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  1. #1
    Non-Member somendra's Avatar
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    Difficulty in changing gif to vector art

    I wanna change GIF to VECTOR ART. Please help me how to do it??

  2. #2
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    There's a handy function in Illustrator that will create vector art from an image, but it's hit and miss. Otherwise, use a vector program like illustrator or Inkscape and redraw the image.

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    You have to do it manually, with a pen tool in illustration.

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    Quote Originally Posted by lanotdesign View Post
    You have to do it manually, with a pen tool in illustration.
    Can we use it also in photoshop?

  5. #5
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    Quote Originally Posted by likends View Post
    Can we use it also in photoshop?
    If you do it in Photoshop, then you are back where you started, for Photoshop creates images that are raster-based, like a GIF image. If you want a vector image, you have to use a vector program.
    Steve Husting

  6. #6
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    I always use Vector Magic. If I had to name a favorite graphics app, I think that's the one. It's been years since I actually compared it to Illustrator's conversion, and I didn't know much about Illustrator back then. I think it's superior to Illustrator's results, in spite of its simplicity, but it's been a long time since I really looked at that. I liked it so much more than Illustrator for conversions, and I never used Illustrator for that again. I have processed hundreds of images with it. I just use the online version because I can't afford the full version. Long ago this was free online, and when they started charging, I subscribed off and on. Now I use it a lot, and open the .eps file in Illustrator for additional editing.

    I've learned to prep the image in Photoshop before vectorizing it. It makes a huge difference in faithfully tracing a line drawing if the original is anything other than fairly nice and sharp. I paint in contrast and clean up lines, and use as few colors as possible, creating sometimes a hideous image with areas of intense color intended only to make the vectorizing process work better.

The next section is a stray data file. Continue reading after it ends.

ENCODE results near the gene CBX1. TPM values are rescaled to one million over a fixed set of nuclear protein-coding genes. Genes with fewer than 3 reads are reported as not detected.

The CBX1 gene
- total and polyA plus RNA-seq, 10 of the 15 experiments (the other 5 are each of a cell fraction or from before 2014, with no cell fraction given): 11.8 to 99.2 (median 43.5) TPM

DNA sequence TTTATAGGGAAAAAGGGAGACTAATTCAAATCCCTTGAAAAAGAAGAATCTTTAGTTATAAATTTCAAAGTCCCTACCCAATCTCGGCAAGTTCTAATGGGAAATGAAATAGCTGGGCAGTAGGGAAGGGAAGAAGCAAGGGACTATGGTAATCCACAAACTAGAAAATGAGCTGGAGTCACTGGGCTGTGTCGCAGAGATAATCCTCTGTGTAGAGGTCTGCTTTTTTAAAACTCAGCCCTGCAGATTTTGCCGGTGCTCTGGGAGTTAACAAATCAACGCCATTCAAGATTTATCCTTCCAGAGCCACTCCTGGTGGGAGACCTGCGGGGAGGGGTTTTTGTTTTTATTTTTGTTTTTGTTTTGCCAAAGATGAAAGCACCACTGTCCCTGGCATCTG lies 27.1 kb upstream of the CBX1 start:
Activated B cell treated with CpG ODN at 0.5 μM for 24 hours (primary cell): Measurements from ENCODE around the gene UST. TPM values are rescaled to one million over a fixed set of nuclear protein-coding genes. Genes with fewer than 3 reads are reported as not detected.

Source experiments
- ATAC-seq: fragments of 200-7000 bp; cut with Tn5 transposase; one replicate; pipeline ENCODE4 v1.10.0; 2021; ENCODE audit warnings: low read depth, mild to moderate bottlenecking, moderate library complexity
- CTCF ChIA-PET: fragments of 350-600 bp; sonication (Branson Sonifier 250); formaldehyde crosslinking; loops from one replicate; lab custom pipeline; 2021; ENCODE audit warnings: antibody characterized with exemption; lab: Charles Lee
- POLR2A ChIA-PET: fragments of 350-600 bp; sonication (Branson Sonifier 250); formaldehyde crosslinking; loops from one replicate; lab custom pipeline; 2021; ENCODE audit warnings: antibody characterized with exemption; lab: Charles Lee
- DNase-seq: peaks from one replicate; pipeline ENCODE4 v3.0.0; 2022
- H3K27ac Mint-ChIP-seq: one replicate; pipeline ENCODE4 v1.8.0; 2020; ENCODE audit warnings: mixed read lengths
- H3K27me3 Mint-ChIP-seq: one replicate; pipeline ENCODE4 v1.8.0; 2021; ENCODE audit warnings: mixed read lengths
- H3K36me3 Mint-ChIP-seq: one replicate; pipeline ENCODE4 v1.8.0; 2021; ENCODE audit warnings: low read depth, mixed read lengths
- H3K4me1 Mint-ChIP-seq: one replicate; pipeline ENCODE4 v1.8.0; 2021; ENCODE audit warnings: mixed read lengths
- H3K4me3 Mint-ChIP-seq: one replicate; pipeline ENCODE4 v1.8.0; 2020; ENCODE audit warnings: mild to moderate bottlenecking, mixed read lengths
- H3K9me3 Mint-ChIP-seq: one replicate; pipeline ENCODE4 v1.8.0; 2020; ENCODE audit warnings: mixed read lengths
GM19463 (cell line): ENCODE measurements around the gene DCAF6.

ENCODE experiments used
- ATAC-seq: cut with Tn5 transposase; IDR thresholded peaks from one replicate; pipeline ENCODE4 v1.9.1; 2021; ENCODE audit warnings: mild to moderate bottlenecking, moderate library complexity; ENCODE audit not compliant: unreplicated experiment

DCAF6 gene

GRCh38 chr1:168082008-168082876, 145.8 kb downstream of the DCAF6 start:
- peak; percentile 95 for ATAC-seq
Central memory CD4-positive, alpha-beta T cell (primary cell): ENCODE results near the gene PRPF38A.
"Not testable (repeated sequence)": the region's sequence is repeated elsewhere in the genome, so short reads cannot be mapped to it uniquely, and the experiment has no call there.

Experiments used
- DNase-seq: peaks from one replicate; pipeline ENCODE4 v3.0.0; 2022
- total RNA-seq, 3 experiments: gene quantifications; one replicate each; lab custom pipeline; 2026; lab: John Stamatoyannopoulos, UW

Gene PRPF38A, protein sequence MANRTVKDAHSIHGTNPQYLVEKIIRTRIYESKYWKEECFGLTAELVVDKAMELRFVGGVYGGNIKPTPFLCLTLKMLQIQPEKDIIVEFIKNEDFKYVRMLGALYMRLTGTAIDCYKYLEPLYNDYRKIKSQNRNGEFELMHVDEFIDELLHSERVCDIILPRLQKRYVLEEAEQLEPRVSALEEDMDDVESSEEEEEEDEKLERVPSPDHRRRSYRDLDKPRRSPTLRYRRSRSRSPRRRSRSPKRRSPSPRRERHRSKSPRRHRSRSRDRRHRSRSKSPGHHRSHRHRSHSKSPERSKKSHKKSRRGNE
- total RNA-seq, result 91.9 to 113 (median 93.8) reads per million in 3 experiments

When you upload an image to edit, be sure to "Hand pick" the settings rather than using the automatic system, which is maybe the default. The "Low" quality setting is often best, not "High". Choose "Custom colors" and again use as few colors as possible. You can add colors later in Illustrator or Inkscape as long as the areas remain separate.

    It took me a long time to realize that when the image is ready in Vector Magic, it's smart to always click "Edit Result" and work a little more in the (very simple) image editor they provide. Those improvements are much easier than doing (most kinds of) corrections in Illustrator. For many edits, I think this would apply even if you're a super-pro with Illustrator. It sounds tedious to learn key commands, but there are about - uh - seven single key clicks (z, x, c, etc) that make the final image editor really fast, but those are optional. I like them, and I swear they make it more fun. The small bummer is that when you save those edits, you can't go back and edit more, and you can't choose to change the color palette or quality setting. If you try to do that, it smacks it right back to the history state before your edits.

    And if you use the pencil tool, it uses up your alleged 1,000 available edits super fast, because every pixel counts as an edit. I learned to plan ahead in the image prep stage in Photoshop, so that I can use the pencil tool sparingly. I wish they would give you at least 2,000 edits. So those are my tips, and they have movies and stuff on their site, explaining how everything works. Essentially, it's extremely simple to use, with no learning curve to get started, and if you're starting with a nice, clear picture, the automatic setting sometimes works well, I think. But you can get better results than the automatic setting, and with practice you can get amazing results.

    I should mention that you can use it even if you don't use Illustrator or any sort of vector app to edit Vector Magic's output. Often the output is very nice, and doesn't necessarily need editing. The final output does not have to be a vector file, and can instead be a raster image that you can edit in Photoshop or any image editor. And also I should say that some clear, crisp images vectorize really well without any prep ahead of time in Photoshop (or other image editor) so you don't necessarily have to know anything at all about graphics apps.

  7. #7
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    You'll be using the pen tool if you want to do it in photoshop. It's done in the same but EASIER way in illustrator. You can either use the pen tool in illustrator. Or you could use the image trace option as a high fidelity image set to 256 color pallete to obtain the same thing


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